- International studies also have shown a strong relationship between citizens’ education levels and income growth. The strongest economies typically have been those that have invested in creating a better educated population.
- When Ben Bernanke, the Federal Reserve chairman, is asked to name the best type of public investment, he responds, without hesitation: “Education.” Wise investment in education and training can expand economic and social opportunity. The chairman notes the well documented high returns to individuals and society in terms of civic and social involvement, wiser personal financial decision making and improved health and happiness.
- Such benefits are among reasons the federal stimulus package, when it emerges, could include $39 billion for K-12 and higher education funding (House and Senate versions) and billions more ($4.5 billion in the House version for the Workforce Investment Act and Employment Services) in additional money for workforce training of dislocated workers, youths and adults. The House package, which is more generous than the Senate version, also would increase the maximum Pell Grant, the leading form of federal grant aid for low-income students, by $500.
- If this recession is like every recession since the early 1980s, many of those who have been laid off won’t return to the jobs they held any time soon, if at all. Most of the jobs that disappeared in 2008 went away in the fourth quarter, so interest in pursuing higher education is significantly greater today than it was just six months ago. In the fall, Connecticut reported record enrollment in its public colleges of nearly 185,000 students, a 3.2 percent increase over fall 2007 and the largest percentage increase in two decades. This only serves to underscore that as high-paying factory jobs disappear, a college education is the only widely available ticket left to the middle class. It also shows the importance your constituents place on higher education.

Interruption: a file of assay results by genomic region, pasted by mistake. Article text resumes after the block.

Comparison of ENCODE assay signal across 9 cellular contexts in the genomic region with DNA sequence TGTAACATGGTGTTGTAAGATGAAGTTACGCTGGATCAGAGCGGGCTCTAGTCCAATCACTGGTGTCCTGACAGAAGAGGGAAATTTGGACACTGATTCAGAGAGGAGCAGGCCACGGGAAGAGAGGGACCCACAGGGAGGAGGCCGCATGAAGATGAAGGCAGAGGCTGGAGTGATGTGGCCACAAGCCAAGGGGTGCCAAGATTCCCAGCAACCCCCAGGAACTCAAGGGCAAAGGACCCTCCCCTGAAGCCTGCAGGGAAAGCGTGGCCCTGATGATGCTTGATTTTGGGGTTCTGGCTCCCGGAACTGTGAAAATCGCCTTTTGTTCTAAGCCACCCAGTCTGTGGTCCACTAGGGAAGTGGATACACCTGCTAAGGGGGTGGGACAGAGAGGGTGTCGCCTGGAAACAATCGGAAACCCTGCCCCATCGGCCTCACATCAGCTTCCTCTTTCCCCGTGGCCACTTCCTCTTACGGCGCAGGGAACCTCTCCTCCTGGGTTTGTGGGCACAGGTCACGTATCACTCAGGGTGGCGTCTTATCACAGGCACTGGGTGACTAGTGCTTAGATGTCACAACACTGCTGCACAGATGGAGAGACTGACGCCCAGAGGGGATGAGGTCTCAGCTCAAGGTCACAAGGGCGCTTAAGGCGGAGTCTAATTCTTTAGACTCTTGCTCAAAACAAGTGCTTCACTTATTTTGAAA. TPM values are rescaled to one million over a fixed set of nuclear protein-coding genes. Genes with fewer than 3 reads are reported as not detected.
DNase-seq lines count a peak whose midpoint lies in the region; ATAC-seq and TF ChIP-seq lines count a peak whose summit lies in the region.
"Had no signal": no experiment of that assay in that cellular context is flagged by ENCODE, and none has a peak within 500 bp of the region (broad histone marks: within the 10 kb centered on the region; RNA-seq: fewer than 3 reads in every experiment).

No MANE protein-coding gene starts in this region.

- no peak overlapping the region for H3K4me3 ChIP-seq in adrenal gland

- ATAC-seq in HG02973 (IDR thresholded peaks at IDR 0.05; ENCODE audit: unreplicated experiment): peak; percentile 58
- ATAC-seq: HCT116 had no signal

- While Lumina emphasizes the urgent need to focus on expanding and improving undergraduate education, we also recognize the need for world-class research. An analysis in 2006 by the Chicago Federal Reserve determined that local economies perform best when firms are able to respond to changing conditions by innovating around process or product design. Universities can play a significant role in this area by understanding what’s needed, turning out highly trained graduates and translating research into commercial innovation. (However, not every institution is doing world-class research, and you should guard against “mission creep” as institutions seek to undertake more research in pursuit of prestige and funding.)
- Because of the important role higher education plays in Connecticut’s economy, this is not the time to slash higher education spending or disinvest in an area that can, in the longer run, contribute solutions to challenges the state faces around paying for health care of low-income and disabled residents and addressing vital public safety needs. Connecticut residents who hold good jobs don’t require as much state assistance and are better able to support public services.
Higher education must become more efficient and cost-effective both inside and outside of the classroom.
- Though we at Lumina acknowledge the essential role of higher education institutions, we also believe these institutions, with your help, need to change the way they do business if we are to meet the needs of American society. Recent research has shown that spending on instruction is declining even as tuition is rising faster than family incomes. (Delta Project on Postsecondary Costs, College Board) The country’s need to move beyond incremental policy approaches to promoting degree attainment is urgent, and new models of cost-effectively delivering postsecondary education should be explored.
- There’s simply not enough money available in state budgets or the American economy to scale up higher education with its current cost structure to meet Connecticut’s needs or the nation’s. Setting aside university research, we spend twice the amount of the average developed country per student on higher education. The silver lining in that comparison is there’s a great deal of room for improvement as we reexamine funding priorities.
- One set of institutions, though overburdened, has been doing more with less. In the United States today, community colleges educate nearly half of all undergraduates. Many states have found community colleges, which accept all comers, are a less costly way of creating educational opportunity while meeting labor market demand for workers with education beyond high school. Not everyone needs a bachelor’s degree to succeed; and, for those who want to go on, two-year colleges can get students off to a convenient, affordable start. In addition to lower tuition, these institutions offer more flexible course schedules that appeal to working adults and often provide remedial course offerings to students who are not ready for college-level courses.